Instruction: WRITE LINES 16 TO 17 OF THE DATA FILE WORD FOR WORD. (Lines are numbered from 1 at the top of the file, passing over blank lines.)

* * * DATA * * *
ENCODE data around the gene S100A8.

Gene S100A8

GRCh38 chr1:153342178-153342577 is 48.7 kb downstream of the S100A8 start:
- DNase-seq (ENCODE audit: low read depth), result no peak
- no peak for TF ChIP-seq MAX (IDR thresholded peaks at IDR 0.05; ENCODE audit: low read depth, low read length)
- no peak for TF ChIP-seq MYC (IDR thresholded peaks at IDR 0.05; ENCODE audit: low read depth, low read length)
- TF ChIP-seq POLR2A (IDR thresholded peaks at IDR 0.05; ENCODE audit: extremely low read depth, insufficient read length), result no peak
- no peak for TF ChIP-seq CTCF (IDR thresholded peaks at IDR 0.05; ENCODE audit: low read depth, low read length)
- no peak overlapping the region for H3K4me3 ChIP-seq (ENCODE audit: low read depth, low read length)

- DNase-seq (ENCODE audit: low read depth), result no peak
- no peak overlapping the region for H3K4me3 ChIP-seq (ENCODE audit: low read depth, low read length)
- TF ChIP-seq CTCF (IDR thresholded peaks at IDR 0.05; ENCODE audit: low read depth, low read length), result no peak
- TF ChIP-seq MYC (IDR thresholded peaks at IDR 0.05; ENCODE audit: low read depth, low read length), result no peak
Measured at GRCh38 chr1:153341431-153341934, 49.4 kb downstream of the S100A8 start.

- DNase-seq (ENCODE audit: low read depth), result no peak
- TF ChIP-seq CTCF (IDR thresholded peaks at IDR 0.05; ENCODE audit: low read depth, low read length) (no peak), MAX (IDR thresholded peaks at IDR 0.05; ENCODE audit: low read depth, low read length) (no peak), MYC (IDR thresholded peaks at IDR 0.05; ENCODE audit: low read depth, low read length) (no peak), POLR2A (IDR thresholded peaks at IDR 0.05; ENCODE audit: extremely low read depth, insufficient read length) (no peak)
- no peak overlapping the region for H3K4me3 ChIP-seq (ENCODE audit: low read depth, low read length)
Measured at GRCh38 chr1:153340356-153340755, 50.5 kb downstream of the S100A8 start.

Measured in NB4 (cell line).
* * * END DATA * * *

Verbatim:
- TF ChIP-seq CTCF (IDR thresholded peaks at IDR 0.05; ENCODE audit: low read depth, low read length) (no peak), MAX (IDR thresholded peaks at IDR 0.05; ENCODE audit: low read depth, low read length) (no peak), MYC (IDR thresholded peaks at IDR 0.05; ENCODE audit: low read depth, low read length) (no peak), POLR2A (IDR thresholded peaks at IDR 0.05; ENCODE audit: extremely low read depth, insufficient read length) (no peak)
- no peak overlapping the region for H3K4me3 ChIP-seq (ENCODE audit: low read depth, low read length)